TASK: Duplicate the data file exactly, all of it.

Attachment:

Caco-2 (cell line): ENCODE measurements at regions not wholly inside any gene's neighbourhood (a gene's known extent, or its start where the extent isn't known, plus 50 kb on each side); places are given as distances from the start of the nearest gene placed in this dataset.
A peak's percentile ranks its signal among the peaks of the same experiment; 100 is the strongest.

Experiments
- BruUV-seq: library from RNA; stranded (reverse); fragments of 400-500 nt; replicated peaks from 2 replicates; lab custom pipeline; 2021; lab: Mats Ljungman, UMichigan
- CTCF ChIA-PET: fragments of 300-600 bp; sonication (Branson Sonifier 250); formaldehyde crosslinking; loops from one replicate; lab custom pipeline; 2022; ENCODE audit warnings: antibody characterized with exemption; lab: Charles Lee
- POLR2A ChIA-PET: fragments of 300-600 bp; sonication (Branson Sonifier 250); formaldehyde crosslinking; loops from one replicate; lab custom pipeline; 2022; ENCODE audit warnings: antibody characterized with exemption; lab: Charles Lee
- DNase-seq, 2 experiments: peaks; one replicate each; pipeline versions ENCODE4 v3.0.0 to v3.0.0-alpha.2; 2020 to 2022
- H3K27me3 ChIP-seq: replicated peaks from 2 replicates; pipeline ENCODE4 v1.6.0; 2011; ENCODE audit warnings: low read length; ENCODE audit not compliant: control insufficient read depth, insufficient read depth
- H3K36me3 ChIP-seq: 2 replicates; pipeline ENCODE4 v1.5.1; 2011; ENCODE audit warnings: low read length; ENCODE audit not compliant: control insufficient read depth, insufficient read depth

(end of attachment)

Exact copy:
Caco-2 (cell line): ENCODE measurements at regions not wholly inside any gene's neighbourhood (a gene's known extent, or its start where the extent isn't known, plus 50 kb on each side); places are given as distances from the start of the nearest gene placed in this dataset.
A peak's percentile ranks its signal among the peaks of the same experiment; 100 is the strongest.

Experiments
- BruUV-seq: library from RNA; stranded (reverse); fragments of 400-500 nt; replicated peaks from 2 replicates; lab custom pipeline; 2021; lab: Mats Ljungman, UMichigan
- CTCF ChIA-PET: fragments of 300-600 bp; sonication (Branson Sonifier 250); formaldehyde crosslinking; loops from one replicate; lab custom pipeline; 2022; ENCODE audit warnings: antibody characterized with exemption; lab: Charles Lee
- POLR2A ChIA-PET: fragments of 300-600 bp; sonication (Branson Sonifier 250); formaldehyde crosslinking; loops from one replicate; lab custom pipeline; 2022; ENCODE audit warnings: antibody characterized with exemption; lab: Charles Lee
- DNase-seq, 2 experiments: peaks; one replicate each; pipeline versions ENCODE4 v3.0.0 to v3.0.0-alpha.2; 2020 to 2022
- H3K27me3 ChIP-seq: replicated peaks from 2 replicates; pipeline ENCODE4 v1.6.0; 2011; ENCODE audit warnings: low read length; ENCODE audit not compliant: control insufficient read depth, insufficient read depth
- H3K36me3 ChIP-seq: 2 replicates; pipeline ENCODE4 v1.5.1; 2011; ENCODE audit warnings: low read length; ENCODE audit not compliant: control insufficient read depth, insufficient read depth